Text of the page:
^The government recognised Queen Elizabeth II as the official Head of State from 1965 to 1970. The highest official of Rhodesia held the title "Officer Administering the Government" (OAtG) as he acted in lieu of the official Governor, who remained at his post but was ignored. After Rhodesia became a republic in March 1970, the President replaced the OAtG as the highest official and the Governor returned to London.
Rhodesia's largest cities were its capital, Salisbury, and Bulawayo. The white population, which grew to nearly 300,000, dominated the country's politics and economy, though they never made up more than 8% of the total population. Rhodesia developed an economy largely dependent on agriculture, manufacturing, and mining. Its largest exports were chromium, tobacco, and steel. International sanctions put increasing pressure on the country as time went on. The Parliament of Rhodesia, which included the lower House of Assembly and later a senate, was predominantly white, with minority of seats reserved for blacks. After 1970, the country used a semi-presidential system, with a president, prime minister, and cabinet.
The official name of the country, according to the constitution adopted concurrently with the UDI in 1965, was Rhodesia. This was not the case under British law, however, which considered the territory's legal name to be Southern Rhodesia, the name given to the country in 1898 during the British South Africa Company's administration of the Rhodesias, and retained by the self-governing colony of Southern Rhodesia after the end of company rule in 1923.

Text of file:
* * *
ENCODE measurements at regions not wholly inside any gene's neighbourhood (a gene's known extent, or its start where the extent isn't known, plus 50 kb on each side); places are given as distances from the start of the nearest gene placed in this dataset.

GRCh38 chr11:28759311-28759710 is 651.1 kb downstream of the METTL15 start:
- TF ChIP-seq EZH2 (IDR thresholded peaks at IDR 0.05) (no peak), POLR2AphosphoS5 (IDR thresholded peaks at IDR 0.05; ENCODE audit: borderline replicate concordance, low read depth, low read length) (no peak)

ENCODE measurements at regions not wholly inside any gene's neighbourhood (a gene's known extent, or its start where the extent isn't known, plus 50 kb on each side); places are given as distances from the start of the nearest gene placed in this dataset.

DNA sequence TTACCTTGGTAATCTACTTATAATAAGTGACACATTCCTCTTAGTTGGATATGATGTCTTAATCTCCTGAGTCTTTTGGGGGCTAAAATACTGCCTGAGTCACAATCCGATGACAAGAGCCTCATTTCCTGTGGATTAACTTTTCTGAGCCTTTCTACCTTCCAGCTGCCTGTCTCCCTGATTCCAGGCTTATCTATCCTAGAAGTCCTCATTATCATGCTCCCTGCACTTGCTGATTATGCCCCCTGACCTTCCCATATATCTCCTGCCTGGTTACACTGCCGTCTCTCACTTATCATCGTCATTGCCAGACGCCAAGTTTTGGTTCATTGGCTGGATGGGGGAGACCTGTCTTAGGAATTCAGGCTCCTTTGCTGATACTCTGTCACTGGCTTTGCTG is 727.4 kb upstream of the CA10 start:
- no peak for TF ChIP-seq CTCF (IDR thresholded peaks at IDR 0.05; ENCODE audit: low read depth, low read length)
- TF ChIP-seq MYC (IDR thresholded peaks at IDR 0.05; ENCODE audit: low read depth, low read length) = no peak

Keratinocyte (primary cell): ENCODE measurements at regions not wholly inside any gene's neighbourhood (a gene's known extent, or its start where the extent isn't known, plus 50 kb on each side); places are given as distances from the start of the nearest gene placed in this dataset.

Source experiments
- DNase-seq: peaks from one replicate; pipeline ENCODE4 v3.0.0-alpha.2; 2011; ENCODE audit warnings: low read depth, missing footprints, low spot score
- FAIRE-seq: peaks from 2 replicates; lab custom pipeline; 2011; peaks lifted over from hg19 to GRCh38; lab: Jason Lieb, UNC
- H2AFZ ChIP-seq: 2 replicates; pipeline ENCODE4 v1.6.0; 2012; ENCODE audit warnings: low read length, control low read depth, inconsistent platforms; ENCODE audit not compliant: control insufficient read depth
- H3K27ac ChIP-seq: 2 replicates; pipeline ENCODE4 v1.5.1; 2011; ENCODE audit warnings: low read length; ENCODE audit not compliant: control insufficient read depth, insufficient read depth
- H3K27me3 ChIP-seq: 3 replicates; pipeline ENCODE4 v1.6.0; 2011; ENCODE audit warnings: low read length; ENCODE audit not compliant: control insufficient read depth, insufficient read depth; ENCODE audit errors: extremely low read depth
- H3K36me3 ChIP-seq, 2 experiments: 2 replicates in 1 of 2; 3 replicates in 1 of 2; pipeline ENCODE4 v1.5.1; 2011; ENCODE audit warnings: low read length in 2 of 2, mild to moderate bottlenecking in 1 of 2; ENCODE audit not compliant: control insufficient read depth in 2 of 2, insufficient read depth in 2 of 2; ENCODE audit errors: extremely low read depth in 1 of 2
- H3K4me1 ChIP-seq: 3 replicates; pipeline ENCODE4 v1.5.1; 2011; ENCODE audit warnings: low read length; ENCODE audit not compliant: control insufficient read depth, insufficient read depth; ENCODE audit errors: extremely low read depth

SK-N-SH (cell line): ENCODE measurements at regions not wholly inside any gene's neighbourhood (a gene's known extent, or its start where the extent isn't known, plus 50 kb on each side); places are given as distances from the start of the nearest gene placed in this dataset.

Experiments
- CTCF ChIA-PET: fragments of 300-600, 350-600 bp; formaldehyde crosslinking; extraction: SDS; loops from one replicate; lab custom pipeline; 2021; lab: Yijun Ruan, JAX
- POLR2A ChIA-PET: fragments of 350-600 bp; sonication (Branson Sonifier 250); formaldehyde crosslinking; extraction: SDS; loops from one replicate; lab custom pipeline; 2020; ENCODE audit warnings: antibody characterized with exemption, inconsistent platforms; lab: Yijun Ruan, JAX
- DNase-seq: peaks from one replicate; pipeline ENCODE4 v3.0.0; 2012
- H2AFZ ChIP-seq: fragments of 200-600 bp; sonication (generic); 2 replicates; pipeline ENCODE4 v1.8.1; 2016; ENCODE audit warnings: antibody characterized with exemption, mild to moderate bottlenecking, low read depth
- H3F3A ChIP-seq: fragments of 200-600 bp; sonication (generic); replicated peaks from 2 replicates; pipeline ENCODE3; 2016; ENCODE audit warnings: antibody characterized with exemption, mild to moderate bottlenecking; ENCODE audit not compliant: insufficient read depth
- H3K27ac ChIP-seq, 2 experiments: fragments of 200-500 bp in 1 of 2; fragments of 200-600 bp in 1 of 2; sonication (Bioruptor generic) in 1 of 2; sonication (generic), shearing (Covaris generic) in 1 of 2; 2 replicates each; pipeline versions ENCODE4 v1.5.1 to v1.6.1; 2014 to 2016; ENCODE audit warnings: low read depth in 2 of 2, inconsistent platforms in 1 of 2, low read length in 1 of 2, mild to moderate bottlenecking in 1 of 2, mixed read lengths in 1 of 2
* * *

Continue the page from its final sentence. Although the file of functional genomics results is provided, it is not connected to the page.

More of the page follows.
This naming dispute dated back to October 1964, when Northern Rhodesia became independent from the UK and concurrently changed its name to Zambia. The Southern Rhodesian colonial government in Salisbury felt that in the absence of a "Northern" Rhodesia, the continued use of "Southern" was superfluous. It passed legislation to become simply Rhodesia, but the British government refused to approve this on the grounds that the country's name was defined by British legislation, so could not be altered by the colonial government. Salisbury went on using the shortened name in an official manner nevertheless, while the British government continued referring to the country as Southern Rhodesia. This situation continued throughout the UDI period. The shortened name was used by many people including the British government in the House of Commons.
The British government maintained this stance regarding the June–December 1979 successor state of Zimbabwe Rhodesia, and when Zimbabwe Rhodesia returned to colonial status from December 1979 to April 1980, it was as Southern Rhodesia. Southern Rhodesia subsequently achieved internationally recognised independence in April 1980, when it became the Republic of Zimbabwe.